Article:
A lot can happen in the instant that a car accident occurs. A driver may slam on their brakes. Their vehicle may make impact with another car, either through their own volition or the movement of the other vehicle. The driver's seatbelt and other safety devices may engage. They may feel the sudden fear and pain that accompany car accident injuries.
This blog recently discussed the significant costs associated with brain injuries. Because of the serious nature of brain injuries, and the fact that 138 Americans die each day due to injuries including brain injuries, it is helpful to understand how they are caused, how they are diagnosed and to be able to spot the symptoms of a brain injury when a victim or loved one has been injured. Brain injuries occur in a variety of ways and include a bump, blow or jolt to the head that disrupts the brain's normal function.
The physical and emotional challenges and costs associated with brain injuries are significant. The financial impact of a brain injury, which can include medical treatment and long-term care in some instances, varies depending on the nature of the injury. A mild brain injury can cost approximately $85,000, while and moderate brain injury can cost $941,000 and a severe brain injury can cost $3 million.
Many people may have heard the term traumatic brain injury but wondered what it refers to. Traumatic brain injuries are a serious concern for victims and contribute to approximately 30 percent of injury-related deaths in the United States. Each day in the U.S., 138 victims die from injuries including traumatic brain injuries. Overall, traumatic brain injuries (TBI) are a serious cause of death and disability in the U.S. and surviving victims may be left facing disabilities that can last a lifetime.
Brain injuries can impact anyone and have a significant impact on victims, their families, communities and society as a whole. They can take a physical, financial and emotional toll on victims and their families. Traumatic brain injuries occur due to motor vehicle accidents and other types of trauma that can happen to the brain. Closed head injuries can be all-too common and may result in traumatic brain injuries that may not always be immediately noticed.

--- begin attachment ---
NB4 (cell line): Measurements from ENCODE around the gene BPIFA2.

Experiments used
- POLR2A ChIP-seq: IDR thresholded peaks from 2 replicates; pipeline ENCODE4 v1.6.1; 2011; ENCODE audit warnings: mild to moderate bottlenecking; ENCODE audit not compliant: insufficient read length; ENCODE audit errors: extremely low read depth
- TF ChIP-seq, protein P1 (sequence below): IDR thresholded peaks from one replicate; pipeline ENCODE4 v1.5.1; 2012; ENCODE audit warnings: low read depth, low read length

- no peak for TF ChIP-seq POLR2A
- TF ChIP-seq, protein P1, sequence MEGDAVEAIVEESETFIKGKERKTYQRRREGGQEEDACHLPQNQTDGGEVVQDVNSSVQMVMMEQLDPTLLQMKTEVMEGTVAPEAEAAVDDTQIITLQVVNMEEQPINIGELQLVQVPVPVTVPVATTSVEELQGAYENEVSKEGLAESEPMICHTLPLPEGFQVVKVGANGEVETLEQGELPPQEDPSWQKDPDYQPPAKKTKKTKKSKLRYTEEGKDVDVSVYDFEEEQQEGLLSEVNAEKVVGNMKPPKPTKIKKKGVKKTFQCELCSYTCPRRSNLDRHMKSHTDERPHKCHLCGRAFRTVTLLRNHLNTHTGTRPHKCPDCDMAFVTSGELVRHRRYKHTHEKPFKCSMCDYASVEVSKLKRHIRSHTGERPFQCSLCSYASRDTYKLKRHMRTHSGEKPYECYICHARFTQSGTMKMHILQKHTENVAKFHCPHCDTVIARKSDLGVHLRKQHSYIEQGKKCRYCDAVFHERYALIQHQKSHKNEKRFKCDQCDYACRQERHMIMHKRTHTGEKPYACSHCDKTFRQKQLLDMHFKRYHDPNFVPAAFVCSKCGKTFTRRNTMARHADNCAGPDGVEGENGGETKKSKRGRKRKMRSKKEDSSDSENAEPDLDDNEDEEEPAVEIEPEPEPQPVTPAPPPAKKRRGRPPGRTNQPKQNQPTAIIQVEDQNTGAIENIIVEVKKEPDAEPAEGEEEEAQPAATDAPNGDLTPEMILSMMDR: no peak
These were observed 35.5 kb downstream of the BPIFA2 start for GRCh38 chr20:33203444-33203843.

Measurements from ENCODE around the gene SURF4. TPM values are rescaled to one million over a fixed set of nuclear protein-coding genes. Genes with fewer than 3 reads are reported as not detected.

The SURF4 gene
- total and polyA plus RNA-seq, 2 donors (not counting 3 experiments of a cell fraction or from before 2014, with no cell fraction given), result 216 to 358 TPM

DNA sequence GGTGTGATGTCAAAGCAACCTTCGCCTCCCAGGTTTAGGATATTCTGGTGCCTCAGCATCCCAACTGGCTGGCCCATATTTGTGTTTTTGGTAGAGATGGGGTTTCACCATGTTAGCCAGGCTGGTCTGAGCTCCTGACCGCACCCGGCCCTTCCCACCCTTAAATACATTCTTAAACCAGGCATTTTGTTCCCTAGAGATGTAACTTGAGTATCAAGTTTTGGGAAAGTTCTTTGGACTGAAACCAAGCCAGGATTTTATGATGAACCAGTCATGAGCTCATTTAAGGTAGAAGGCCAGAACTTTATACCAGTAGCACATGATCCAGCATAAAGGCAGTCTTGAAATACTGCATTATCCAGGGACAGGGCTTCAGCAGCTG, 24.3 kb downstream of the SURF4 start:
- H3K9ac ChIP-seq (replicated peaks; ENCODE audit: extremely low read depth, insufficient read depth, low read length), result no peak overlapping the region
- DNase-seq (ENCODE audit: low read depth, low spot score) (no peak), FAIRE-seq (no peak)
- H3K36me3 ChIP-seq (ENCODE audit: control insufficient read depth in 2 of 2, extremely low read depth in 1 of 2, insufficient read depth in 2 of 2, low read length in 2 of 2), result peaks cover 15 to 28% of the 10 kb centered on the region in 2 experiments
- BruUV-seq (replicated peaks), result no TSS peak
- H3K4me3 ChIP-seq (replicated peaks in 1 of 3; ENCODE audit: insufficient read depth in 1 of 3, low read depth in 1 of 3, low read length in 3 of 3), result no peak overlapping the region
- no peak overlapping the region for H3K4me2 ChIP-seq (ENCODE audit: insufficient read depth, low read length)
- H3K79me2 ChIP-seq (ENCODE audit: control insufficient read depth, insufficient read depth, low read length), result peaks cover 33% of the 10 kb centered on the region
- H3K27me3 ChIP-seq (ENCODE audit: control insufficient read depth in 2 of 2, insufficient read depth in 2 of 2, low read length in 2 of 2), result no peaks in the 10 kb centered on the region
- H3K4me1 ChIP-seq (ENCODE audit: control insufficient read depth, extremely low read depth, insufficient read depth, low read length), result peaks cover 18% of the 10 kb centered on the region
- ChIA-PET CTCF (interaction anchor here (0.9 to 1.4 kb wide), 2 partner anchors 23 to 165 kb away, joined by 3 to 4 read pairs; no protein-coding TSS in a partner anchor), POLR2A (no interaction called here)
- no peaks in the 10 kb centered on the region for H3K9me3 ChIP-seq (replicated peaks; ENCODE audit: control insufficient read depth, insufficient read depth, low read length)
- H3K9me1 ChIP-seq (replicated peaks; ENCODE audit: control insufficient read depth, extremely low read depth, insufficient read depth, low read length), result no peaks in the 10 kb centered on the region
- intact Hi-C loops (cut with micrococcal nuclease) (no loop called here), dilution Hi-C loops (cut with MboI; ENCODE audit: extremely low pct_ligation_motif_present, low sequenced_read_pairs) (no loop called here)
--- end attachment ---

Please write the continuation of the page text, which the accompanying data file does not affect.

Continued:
Traumatic brain injuries (TBI) cause approximately 30 percent of all injury deaths in the United States and are a major cause of death and disability. Each day, 138 victims die from injuries including TBIs. TBIs can lead to thinking impairments; movement impairments; hearing or vision impairments; and disrupted personality function such as personality changes or depression. The impact of a TBI can be felt by victims, their families and communities.
A brain injury, regardless of the severity, will undoubtedly be a traumatic event for a Virginia family. An injured victim will likely require medical care and miss time from work, which can be costly. Fortunately, such victims may be able to obtain legal damages to help pay for the costs associated with a brain injury.
No Virginia parent wants to see his or her child suffer a head injury. Unfortunately though, head injuries do occur, and, therefore, it can be helpful for parents and caregivers to know what to expect in terms of symptoms and how best to care for a child who has suffered from head trauma.
A blow to the head can be frightening due to its ability to completely alter a person's life in a matter of seconds. Head injuries can run the gamut from a mild concussion to a traumatic brain injury, and upon initial impact, it is often unclear how serious a Virginian's injuries will be. One particularly concerning effect of brain injury is amnesia.
For many Virginians, it will only be when they or a loved one suffer a brain injury that they will think about the importance of a fully functioning brain. Unfortunately, once a brain injury occurs, a Virginian's utter reliance on a healthy brain becomes all too obvious.